Driving towards the democratization of autonomous vehicles
Over the past three years, Boston, Lyon and Montreal have been conducting atypical pilot projects that test out autonomous vehicles in real-life urban environments. Some 100 years ago, the “motordom” — an alliance representing the interests of automobile manufacturers, dealerships and motor clubs — spearheaded the internal combustion vehicle revolution on a global scale. Today, the three aforementioned metropolises are the ones setting the terms, rather than being subjected to the paradigm shift later on down the road.
Re-conquering public space
As pointed out by Kristopher Carter, Co-Chair of the Mayor’s Office of New Urban Mechanics for the City of Boston, “Cities are for people and technology should be responsive to that goal.” At a time when urban traffic and air pollution have reached saturation levels, normalizing self-driving vehicles would allow us to “re-conquer public space from private car use by way of eco-friendly modes of transportation, as well as urban planning,” says Pierre Soulard, Urban Mobility Director for Lyon.
This could represent an ideal opportunity to improve upon intra-urban travel — should we choose to implement it.
Taking roads by storm
Without any behind-the-scenes planning, Boston, Lyon and Montreal all took similar approaches to the progressive deployment of driverless vehicles onto city streets. All three focused on automated shuttles (minibuses with a capacity of about twelve people) in neighbourhoods undergoing revitalization, deliberately turning their backs on private vehicles. First and foremost, the cities held public consultations on their respective projects, then tested the first autonomous vehicles on roads that were cordoned off from traffic, before extending them to the open road and eventually considering the experiments conclusive enough to draft relevant public policy.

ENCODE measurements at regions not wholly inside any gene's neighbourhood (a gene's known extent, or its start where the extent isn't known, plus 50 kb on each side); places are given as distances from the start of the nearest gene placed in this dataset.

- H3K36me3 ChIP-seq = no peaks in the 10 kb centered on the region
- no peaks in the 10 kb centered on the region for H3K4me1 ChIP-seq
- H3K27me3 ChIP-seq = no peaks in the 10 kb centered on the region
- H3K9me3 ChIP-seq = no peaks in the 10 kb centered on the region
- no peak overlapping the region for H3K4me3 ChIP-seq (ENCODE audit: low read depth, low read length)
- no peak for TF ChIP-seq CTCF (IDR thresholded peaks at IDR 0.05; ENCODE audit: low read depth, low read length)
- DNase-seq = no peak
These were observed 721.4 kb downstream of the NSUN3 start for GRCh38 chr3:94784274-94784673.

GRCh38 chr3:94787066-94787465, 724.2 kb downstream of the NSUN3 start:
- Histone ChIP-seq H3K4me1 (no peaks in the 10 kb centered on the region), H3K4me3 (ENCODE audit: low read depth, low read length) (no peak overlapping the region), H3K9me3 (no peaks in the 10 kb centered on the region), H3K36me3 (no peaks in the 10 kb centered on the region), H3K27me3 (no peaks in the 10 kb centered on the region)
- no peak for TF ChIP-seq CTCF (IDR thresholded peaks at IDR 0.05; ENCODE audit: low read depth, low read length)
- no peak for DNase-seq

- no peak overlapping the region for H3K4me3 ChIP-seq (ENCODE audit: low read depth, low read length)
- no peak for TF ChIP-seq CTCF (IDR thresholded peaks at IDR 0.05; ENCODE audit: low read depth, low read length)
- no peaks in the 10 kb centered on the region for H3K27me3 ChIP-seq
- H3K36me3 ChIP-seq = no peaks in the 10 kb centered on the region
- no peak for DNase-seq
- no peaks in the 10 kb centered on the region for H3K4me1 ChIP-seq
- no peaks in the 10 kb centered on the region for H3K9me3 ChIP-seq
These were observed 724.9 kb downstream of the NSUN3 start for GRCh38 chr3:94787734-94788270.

«Autonomous vehicles present an opportunity for us to improve performance, coverage and efficiency when it comes to our public transit systems»
– Pierre Soulard, City of Lyon
This new technology should “make the streets safer, the public commute more accessible, more efficient, more reliable and more predictable,” states Carter, who applied these very same requirements to the pilot project carried out in Boston.
No accidents were reported in any of the cities during preliminary driverless deployments. Focusing on automated shuttles is a short-term solution that’s “more economically viable” and creates “new connection solutions,” to the point of even “imagining new forms of urban planning,” notes Soulard. Without predicting how all of it will come together in the future, he does report that these experiments have allowed the city to “assimilate connected vehicle technologies” and “move forward” even if private autonomous vehicles have little chance of becoming the norm before 2040.
Most of all, Soulard underscores, these initiatives allow for an alternative vision, “pointing toward another way when it comes to driverless vehicles, different than the one proposed by automobile manufacturers and pure players — i.e. the private car.”
“With the advent of driverless vehicles, it’s time to have a conversation about the kind of city we want to build,” explains Montreal city hall’s Stéphane Guidoin. It’s also time to get excited about the fact that “several cities are speaking the very same language to operators and manufacturers alike.”
This article is based on the following working session given at the 2019 Movin’On Summit: “From pilot project to passing lane: Integrating autonomous vehicles into our communities and multimodal transit systems” by Fouziya Bouzerda (SYSTRA), Kristopher Carter (City of Boston), Stéphane Guidoin (City of Montréal), Arnaud Leroy (ADEME), Pierre Soulard (City of Lyon).